As we reach the end of summer thoughts naturally turn to the future. Following the political turmoil being experienced through Brexit, it may seem a relatively challenging time for investors. Kelland’s Chartered Financial Planner, Chris Bull gives us an overview on the markets and whether times are as unique as they seem.

After a prolonged run of benign and rising markets, volatility returned in October last year. We witnessed the largest fall in major markets since 2008, 12% from peak to trough in the FTSE100. Despite Brexit headlines dominating UK press, it was the heightening US and China trade wars, alongside the prospect of continuing interest rate hikes in the US which had been the primary cause.

It was ultimately all about trade. As talks between the US and China showed signs of progress, and interest rate pressure eased off in the US, markets raced on in the first half of 2019 –the FTSE 100 posted returns of 13%. It proved to be a particularly fast recovery. There is healthy support behind the market when trade talks are progressive, but similarly risks are evident when they are not, and 2018 was a healthy reminder that investing does involve risks.

Brexit continues to weigh on the UK domestic market, and perhaps the most tangible effect felt by our clients is the fall in value of the pound. Trips to the cash machine on the continent will now yield rates close to parity. News of course continues to roll in. Parliament has been prorogued, and a General Election looms. All set against the current Brexit date of the 31st October and ongoing talks with the EU.

*The UK Government is now able to borrow 10 year money at close to an all-time low of 0.45%, which is quite remarkable. Money tends to position in this space as a hedge against some of the economic risks noted above. On a more positive note, the UK stock market is starting to look good value, with forward earnings multiples trading at a 25% discount to pre referendum levels.

We live in interesting times, and during such periods it is important to remember a few comforting fundamentals to investing.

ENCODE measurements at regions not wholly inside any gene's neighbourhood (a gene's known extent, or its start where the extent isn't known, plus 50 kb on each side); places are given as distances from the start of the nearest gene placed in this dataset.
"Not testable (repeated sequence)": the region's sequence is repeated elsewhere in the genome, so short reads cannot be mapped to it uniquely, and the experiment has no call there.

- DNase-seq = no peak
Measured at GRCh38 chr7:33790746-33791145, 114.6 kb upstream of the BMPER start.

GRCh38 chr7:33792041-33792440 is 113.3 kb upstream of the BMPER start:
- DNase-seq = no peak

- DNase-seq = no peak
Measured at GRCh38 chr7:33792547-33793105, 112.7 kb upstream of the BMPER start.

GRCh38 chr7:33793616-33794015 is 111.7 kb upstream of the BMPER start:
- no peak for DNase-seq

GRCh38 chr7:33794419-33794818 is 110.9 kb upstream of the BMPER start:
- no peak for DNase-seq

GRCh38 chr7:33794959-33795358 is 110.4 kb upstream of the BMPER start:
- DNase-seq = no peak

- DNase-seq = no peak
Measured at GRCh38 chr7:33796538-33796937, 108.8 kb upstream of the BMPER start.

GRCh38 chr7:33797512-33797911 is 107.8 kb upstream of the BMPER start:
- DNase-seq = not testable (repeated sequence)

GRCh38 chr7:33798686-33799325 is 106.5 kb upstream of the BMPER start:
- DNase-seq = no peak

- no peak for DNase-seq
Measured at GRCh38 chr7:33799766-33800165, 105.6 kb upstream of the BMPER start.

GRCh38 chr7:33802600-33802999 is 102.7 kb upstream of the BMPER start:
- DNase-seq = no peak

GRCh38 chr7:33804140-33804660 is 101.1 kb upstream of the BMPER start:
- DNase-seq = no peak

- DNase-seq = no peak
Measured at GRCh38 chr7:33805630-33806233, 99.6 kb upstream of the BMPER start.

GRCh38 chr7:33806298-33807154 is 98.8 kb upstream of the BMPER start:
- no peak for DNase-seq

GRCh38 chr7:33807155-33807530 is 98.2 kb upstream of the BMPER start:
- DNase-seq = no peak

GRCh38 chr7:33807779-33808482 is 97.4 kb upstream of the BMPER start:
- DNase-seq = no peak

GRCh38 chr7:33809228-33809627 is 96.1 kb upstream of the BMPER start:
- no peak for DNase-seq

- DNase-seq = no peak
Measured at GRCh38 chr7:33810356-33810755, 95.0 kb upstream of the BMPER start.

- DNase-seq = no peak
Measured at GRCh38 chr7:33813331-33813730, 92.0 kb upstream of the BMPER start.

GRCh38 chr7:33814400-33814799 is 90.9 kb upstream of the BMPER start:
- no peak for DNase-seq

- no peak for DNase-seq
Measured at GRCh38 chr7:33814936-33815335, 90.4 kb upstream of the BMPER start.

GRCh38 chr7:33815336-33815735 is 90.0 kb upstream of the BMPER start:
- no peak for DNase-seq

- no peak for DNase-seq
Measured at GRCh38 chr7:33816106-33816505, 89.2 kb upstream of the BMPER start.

• Markets react to key news events, and quickly. The likelihood of various outcomes are priced in. Events in the news are already reflected in market values. Be sceptical of those who claim to be able look around corners, be it a friend at a dinner party, or a finance professional.

 Short term market events become far less important when investing in a well-constructed and diversified portfolio. Investing over several years and beyond, allows for a calmer, more strategic view.

Market events tend to become peaks and troughs on a chart as they fade into history – they should not form the basis of financial planning decisions.

  • Whether a sophisticated or a new investor, identifying an appropriate level of risk which lies within your comfort level is an essential prerequisite to taking a long term view.

If you cannot sleep at night due to worry, you are invested in the wrong risk profile. It will prove to be a long 10 years, and worse still, you risk losing your nerve at the wrong moment. Understanding how your portfolio might behave in different market environments is of key importance to accepting risk.

  • Finally, whilst there are major global events unfolding, it is important to remember that this is a constant reality. The chart below** nicely highlights this fact.

 

This shows the persistent occurrence of major incidents which have impacted markets over the last 30 years. Despite these events, investing has delivered significantly better results than cash over the long term. Another clear takeaway being, there is rarely an obvious time to invest.

Now would seem a timely reminder that is ‘time in the market’, as opposed to ‘timing the market’ which matters – be stoic not flighty.

At Kellands we cut through the white noise in the media, and build strategies designed to withstand market events.

If you would like to discuss how your portfolio is positioned in the context of your requirements, and todays markets please do get in touch.

*Sourced from Bloomberg

** Sourced from Schroders

 

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